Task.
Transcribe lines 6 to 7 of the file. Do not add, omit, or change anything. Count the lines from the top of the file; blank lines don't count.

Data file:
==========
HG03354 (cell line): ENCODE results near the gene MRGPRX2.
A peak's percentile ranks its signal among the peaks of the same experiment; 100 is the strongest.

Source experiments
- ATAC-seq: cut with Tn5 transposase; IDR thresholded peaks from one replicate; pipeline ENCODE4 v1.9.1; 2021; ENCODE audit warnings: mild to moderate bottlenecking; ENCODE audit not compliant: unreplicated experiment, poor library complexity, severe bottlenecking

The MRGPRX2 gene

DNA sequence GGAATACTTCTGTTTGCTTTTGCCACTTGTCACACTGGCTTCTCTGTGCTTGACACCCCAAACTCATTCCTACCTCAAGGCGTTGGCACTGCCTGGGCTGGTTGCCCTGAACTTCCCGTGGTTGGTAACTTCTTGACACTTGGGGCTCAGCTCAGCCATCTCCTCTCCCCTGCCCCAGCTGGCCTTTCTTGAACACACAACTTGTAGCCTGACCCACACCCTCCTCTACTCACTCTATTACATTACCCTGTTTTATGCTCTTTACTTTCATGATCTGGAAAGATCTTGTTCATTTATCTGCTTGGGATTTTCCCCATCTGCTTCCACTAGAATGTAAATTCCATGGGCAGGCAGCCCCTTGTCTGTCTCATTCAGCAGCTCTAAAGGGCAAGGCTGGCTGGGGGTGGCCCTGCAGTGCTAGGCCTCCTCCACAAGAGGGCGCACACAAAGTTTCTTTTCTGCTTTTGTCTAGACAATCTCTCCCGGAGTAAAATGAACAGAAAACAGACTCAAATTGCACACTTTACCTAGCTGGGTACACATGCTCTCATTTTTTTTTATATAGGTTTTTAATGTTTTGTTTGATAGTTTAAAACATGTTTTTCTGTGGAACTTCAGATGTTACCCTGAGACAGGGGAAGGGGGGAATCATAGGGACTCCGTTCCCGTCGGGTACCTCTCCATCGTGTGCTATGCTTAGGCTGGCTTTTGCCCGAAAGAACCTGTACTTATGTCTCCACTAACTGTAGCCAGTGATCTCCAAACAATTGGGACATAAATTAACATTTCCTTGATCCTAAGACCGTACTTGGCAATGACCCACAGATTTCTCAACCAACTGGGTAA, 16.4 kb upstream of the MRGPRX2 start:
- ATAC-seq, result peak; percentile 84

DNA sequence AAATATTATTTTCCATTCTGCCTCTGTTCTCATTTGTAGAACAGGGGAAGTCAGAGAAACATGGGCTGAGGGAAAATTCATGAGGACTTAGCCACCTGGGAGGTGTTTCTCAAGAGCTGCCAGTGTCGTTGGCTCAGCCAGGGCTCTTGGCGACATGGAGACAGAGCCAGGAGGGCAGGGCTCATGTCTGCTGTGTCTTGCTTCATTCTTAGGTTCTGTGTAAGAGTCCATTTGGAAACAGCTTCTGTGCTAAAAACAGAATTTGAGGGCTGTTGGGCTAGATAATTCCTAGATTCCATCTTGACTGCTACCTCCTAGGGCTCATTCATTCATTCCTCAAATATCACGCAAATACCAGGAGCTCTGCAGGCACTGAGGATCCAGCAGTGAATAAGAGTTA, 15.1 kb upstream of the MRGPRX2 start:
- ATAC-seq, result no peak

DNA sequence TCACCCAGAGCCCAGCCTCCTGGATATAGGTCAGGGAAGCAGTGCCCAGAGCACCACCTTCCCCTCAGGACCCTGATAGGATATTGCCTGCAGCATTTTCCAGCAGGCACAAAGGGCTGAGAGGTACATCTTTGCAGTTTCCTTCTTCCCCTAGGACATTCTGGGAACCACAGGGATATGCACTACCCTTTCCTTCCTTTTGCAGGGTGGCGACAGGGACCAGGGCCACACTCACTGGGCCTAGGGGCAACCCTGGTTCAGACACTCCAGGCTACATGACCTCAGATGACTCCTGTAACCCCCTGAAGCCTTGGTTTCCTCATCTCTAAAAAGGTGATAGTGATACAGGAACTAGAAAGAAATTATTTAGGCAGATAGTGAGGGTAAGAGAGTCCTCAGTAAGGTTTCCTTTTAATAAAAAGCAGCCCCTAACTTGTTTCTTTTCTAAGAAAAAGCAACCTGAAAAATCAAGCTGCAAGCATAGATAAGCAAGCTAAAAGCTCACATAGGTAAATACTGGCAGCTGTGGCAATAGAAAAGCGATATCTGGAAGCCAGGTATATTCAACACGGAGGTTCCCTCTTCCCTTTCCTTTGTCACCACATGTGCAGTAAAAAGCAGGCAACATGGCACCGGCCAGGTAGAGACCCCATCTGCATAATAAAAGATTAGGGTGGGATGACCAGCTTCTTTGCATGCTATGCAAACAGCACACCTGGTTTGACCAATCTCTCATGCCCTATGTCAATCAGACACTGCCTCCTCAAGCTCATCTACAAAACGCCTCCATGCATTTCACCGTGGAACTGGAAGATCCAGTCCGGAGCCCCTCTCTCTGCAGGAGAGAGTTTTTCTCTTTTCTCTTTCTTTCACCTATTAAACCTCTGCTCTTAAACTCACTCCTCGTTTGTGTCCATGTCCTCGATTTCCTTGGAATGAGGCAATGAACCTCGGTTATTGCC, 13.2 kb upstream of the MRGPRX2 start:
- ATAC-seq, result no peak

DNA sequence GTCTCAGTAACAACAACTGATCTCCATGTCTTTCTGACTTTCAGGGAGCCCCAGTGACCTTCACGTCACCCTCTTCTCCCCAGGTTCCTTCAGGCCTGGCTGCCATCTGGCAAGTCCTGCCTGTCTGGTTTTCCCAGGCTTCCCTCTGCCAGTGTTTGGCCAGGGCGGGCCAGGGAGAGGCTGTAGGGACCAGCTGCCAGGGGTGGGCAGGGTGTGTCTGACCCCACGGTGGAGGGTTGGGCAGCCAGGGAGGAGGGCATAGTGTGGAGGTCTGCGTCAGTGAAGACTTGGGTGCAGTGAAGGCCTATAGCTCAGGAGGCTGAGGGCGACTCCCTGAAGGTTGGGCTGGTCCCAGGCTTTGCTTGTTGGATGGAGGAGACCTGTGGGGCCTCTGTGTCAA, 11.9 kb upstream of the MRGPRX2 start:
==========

DNA sequence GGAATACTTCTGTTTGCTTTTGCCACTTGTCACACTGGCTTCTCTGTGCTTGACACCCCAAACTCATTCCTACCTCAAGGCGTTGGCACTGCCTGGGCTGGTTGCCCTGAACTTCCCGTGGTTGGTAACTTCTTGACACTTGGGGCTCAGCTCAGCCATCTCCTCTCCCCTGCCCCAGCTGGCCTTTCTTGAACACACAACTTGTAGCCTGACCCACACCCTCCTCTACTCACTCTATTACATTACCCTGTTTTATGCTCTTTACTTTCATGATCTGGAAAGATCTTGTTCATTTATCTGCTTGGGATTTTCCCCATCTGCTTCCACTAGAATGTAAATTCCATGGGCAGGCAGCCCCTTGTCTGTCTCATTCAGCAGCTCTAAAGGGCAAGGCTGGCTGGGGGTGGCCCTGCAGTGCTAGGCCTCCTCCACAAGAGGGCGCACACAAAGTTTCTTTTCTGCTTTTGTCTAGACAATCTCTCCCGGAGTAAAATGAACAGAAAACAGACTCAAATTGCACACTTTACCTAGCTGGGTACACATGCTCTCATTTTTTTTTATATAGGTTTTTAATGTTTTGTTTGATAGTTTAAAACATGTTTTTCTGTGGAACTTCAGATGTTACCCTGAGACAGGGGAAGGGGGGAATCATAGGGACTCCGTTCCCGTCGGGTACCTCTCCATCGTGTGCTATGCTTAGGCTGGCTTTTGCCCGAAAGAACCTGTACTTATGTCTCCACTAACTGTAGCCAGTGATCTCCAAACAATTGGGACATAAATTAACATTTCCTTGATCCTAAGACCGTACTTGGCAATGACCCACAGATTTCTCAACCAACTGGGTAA, 16.4 kb upstream of the MRGPRX2 start:
- ATAC-seq, result peak; percentile 84